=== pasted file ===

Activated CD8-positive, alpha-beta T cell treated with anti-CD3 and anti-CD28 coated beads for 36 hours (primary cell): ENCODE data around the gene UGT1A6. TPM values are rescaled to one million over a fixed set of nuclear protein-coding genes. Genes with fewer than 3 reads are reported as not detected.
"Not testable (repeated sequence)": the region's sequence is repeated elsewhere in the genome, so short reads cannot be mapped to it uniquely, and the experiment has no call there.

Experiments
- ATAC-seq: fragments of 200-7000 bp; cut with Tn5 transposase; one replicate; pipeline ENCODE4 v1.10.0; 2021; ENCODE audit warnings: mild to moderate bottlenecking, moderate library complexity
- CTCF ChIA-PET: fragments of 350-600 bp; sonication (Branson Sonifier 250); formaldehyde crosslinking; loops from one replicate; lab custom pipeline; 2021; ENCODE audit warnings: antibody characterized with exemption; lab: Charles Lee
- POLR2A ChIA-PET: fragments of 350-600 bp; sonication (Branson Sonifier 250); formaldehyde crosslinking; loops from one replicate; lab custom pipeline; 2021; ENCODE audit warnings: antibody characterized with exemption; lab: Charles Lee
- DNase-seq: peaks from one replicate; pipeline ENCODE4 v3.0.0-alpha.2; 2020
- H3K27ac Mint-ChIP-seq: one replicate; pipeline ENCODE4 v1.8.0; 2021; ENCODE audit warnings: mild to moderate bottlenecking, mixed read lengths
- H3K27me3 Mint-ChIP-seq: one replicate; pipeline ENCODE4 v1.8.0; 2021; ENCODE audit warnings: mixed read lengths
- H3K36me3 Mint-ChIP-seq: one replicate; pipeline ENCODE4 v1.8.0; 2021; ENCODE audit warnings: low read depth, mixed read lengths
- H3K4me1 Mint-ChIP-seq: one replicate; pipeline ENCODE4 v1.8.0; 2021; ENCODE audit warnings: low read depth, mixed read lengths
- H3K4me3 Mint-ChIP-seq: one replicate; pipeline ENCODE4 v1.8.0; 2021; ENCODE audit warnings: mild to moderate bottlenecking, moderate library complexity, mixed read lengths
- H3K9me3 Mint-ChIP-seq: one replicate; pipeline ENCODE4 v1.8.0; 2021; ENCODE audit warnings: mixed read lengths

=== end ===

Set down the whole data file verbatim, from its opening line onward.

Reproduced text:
Activated CD8-positive, alpha-beta T cell treated with anti-CD3 and anti-CD28 coated beads for 36 hours (primary cell): ENCODE data around the gene UGT1A6. TPM values are rescaled to one million over a fixed set of nuclear protein-coding genes. Genes with fewer than 3 reads are reported as not detected.
"Not testable (repeated sequence)": the region's sequence is repeated elsewhere in the genome, so short reads cannot be mapped to it uniquely, and the experiment has no call there.

Experiments
- ATAC-seq: fragments of 200-7000 bp; cut with Tn5 transposase; one replicate; pipeline ENCODE4 v1.10.0; 2021; ENCODE audit warnings: mild to moderate bottlenecking, moderate library complexity
- CTCF ChIA-PET: fragments of 350-600 bp; sonication (Branson Sonifier 250); formaldehyde crosslinking; loops from one replicate; lab custom pipeline; 2021; ENCODE audit warnings: antibody characterized with exemption; lab: Charles Lee
- POLR2A ChIA-PET: fragments of 350-600 bp; sonication (Branson Sonifier 250); formaldehyde crosslinking; loops from one replicate; lab custom pipeline; 2021; ENCODE audit warnings: antibody characterized with exemption; lab: Charles Lee
- DNase-seq: peaks from one replicate; pipeline ENCODE4 v3.0.0-alpha.2; 2020
- H3K27ac Mint-ChIP-seq: one replicate; pipeline ENCODE4 v1.8.0; 2021; ENCODE audit warnings: mild to moderate bottlenecking, mixed read lengths
- H3K27me3 Mint-ChIP-seq: one replicate; pipeline ENCODE4 v1.8.0; 2021; ENCODE audit warnings: mixed read lengths
- H3K36me3 Mint-ChIP-seq: one replicate; pipeline ENCODE4 v1.8.0; 2021; ENCODE audit warnings: low read depth, mixed read lengths
- H3K4me1 Mint-ChIP-seq: one replicate; pipeline ENCODE4 v1.8.0; 2021; ENCODE audit warnings: low read depth, mixed read lengths
- H3K4me3 Mint-ChIP-seq: one replicate; pipeline ENCODE4 v1.8.0; 2021; ENCODE audit warnings: mild to moderate bottlenecking, moderate library complexity, mixed read lengths
- H3K9me3 Mint-ChIP-seq: one replicate; pipeline ENCODE4 v1.8.0; 2021; ENCODE audit warnings: mixed read lengths